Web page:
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D&D 3E
PC Taboos 
1st-Oct-2006 12:29 am
I'm looking at the Wu Jen class in Oriental Adventures, and at 1st level, and every level divisible by 3, the character has to adopt a taboo. Help me think of some fun ones?

* May not wear shoes
* Must never go unarmed, even when bathing or sleeping (this adds an extra disadvantage to being held captive)
* Must never use a physical weapon
* Vow of silence (or, may not speak the campaign equivalent of Common)
* No [certain type of person] may see them eat
* Must never kill (though rendering a creature 'dying' (-1 to -9HP) is alright)
* Must wear a mask or veil at all times
* Must not lie
* May never tell a complete truth or pass on the entirety of their knowledge of a topic
* May not consume garlic
* Must fast one day per week
* Must inscribe explosive runes (or a similar reading-activated spell) on their hand, and replace the spell within one day of its activation.
* May not acknowledge the existance of [certain person/group/type] (This'd be fun if one selected the class of another party member.)
* May not accept surrender or otherwise take prisoners
* Must keep a Significant Tree (i.e. a particular bonsai) within 30' at all times, and care for it regularly. [Edit: A bit like this, but smaller and lighter.]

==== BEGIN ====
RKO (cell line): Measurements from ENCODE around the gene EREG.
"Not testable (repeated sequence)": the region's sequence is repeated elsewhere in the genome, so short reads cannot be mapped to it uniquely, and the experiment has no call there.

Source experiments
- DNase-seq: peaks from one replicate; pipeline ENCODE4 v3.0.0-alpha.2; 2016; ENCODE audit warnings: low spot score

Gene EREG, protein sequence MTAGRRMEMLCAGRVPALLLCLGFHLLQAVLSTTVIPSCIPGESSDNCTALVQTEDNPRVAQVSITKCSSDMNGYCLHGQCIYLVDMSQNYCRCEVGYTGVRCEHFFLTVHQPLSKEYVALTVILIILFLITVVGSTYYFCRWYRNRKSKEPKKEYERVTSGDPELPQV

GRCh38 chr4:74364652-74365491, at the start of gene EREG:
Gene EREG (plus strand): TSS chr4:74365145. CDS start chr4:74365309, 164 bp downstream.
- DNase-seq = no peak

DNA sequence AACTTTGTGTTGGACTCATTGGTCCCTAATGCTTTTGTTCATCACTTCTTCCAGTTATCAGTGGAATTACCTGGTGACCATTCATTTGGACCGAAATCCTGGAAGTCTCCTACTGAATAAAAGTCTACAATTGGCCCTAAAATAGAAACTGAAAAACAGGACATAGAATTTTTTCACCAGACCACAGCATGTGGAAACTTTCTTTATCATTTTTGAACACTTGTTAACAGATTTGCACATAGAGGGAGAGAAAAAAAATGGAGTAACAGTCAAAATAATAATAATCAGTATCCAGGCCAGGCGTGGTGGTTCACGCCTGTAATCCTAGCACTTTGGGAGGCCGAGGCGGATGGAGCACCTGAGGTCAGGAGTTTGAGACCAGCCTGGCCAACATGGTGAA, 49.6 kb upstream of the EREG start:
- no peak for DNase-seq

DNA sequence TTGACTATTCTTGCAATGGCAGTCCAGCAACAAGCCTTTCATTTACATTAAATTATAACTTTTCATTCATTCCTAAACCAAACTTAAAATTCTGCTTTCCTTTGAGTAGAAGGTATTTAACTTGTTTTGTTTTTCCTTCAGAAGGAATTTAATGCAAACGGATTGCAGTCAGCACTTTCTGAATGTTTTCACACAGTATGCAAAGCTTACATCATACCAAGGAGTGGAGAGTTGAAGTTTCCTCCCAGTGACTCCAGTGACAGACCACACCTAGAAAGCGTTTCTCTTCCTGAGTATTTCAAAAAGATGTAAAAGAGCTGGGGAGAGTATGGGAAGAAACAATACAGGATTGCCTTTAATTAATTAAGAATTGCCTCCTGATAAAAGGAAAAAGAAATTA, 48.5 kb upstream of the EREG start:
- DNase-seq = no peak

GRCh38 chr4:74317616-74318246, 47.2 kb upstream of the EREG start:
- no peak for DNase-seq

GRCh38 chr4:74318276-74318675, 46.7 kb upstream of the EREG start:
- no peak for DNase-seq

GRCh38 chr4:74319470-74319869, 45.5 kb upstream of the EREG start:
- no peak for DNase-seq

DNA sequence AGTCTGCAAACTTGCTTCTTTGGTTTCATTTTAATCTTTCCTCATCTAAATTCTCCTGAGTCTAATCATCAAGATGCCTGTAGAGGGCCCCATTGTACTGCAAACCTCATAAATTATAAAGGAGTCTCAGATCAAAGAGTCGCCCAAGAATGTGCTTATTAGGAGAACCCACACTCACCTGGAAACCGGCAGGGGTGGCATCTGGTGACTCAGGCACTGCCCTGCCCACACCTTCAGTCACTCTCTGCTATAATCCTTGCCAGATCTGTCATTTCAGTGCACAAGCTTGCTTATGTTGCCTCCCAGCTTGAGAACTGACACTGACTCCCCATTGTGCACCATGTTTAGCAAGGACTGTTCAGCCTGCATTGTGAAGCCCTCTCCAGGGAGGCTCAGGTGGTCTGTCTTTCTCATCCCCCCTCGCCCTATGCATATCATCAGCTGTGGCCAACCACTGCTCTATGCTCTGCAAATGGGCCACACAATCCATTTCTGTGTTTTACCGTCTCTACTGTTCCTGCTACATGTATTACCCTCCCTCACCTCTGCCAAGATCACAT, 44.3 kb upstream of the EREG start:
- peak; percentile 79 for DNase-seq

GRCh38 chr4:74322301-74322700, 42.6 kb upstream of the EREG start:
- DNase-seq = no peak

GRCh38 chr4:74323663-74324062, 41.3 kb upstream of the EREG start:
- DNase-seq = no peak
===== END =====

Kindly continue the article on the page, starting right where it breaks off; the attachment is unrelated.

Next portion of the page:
* Must drop everything and make a religious offering when it rains

[Edit: I didn't explain the concept of the taboo clearly enough first time 'round. The Wu Jen character selects each taboo (no dice involved), and in exchange gains a a metamagic version of a spell, which doesn't take up a higher-level spell slot. If the character breaks the taboo, willingly or otherwise, they can't cast spells for the remainder of that day.

It seems like the function of the taboo is to make the character odd - one of the example taboos given in the sourcebook is 'may not bathe', which isn't exactly calculated to make others respond favourably. (In some circumstances, it's worth a cha penalty in its own right!)]
1st-Oct-2006 08:50 am (UTC)
I'd pick up a GURPS supplement or two and read through the disadvantages/quirks sections.
1st-Oct-2006 10:39 am (UTC)